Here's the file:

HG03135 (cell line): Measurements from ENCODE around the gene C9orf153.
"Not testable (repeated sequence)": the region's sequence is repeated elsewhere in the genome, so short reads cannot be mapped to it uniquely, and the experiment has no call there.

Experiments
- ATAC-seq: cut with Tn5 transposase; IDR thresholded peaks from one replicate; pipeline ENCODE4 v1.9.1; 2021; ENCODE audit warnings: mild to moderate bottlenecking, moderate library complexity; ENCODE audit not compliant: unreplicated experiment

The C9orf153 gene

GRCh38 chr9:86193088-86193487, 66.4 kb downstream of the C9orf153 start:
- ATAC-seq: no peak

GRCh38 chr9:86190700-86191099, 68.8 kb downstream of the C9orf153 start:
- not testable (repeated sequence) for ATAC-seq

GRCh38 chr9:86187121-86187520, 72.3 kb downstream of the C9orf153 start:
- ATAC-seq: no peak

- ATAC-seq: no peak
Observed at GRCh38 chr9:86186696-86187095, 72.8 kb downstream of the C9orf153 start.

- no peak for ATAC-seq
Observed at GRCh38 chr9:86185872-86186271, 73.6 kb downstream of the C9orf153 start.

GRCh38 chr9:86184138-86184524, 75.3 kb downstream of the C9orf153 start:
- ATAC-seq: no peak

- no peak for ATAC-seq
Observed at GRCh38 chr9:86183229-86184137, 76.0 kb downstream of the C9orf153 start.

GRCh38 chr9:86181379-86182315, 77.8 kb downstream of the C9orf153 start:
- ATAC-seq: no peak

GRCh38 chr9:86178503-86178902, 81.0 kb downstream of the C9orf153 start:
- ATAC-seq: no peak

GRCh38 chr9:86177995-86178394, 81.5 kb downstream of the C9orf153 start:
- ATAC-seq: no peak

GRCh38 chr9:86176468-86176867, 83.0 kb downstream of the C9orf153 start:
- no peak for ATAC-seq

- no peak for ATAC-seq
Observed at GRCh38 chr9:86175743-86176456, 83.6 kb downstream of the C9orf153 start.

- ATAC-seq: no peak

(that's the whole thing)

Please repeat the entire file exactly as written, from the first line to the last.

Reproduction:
HG03135 (cell line): Measurements from ENCODE around the gene C9orf153.
"Not testable (repeated sequence)": the region's sequence is repeated elsewhere in the genome, so short reads cannot be mapped to it uniquely, and the experiment has no call there.

Experiments
- ATAC-seq: cut with Tn5 transposase; IDR thresholded peaks from one replicate; pipeline ENCODE4 v1.9.1; 2021; ENCODE audit warnings: mild to moderate bottlenecking, moderate library complexity; ENCODE audit not compliant: unreplicated experiment

The C9orf153 gene

GRCh38 chr9:86193088-86193487, 66.4 kb downstream of the C9orf153 start:
- ATAC-seq: no peak

GRCh38 chr9:86190700-86191099, 68.8 kb downstream of the C9orf153 start:
- not testable (repeated sequence) for ATAC-seq

GRCh38 chr9:86187121-86187520, 72.3 kb downstream of the C9orf153 start:
- ATAC-seq: no peak

- ATAC-seq: no peak
Observed at GRCh38 chr9:86186696-86187095, 72.8 kb downstream of the C9orf153 start.

- no peak for ATAC-seq
Observed at GRCh38 chr9:86185872-86186271, 73.6 kb downstream of the C9orf153 start.

GRCh38 chr9:86184138-86184524, 75.3 kb downstream of the C9orf153 start:
- ATAC-seq: no peak

- no peak for ATAC-seq
Observed at GRCh38 chr9:86183229-86184137, 76.0 kb downstream of the C9orf153 start.

GRCh38 chr9:86181379-86182315, 77.8 kb downstream of the C9orf153 start:
- ATAC-seq: no peak

GRCh38 chr9:86178503-86178902, 81.0 kb downstream of the C9orf153 start:
- ATAC-seq: no peak

GRCh38 chr9:86177995-86178394, 81.5 kb downstream of the C9orf153 start:
- ATAC-seq: no peak

GRCh38 chr9:86176468-86176867, 83.0 kb downstream of the C9orf153 start:
- no peak for ATAC-seq

- no peak for ATAC-seq
Observed at GRCh38 chr9:86175743-86176456, 83.6 kb downstream of the C9orf153 start.

- ATAC-seq: no peak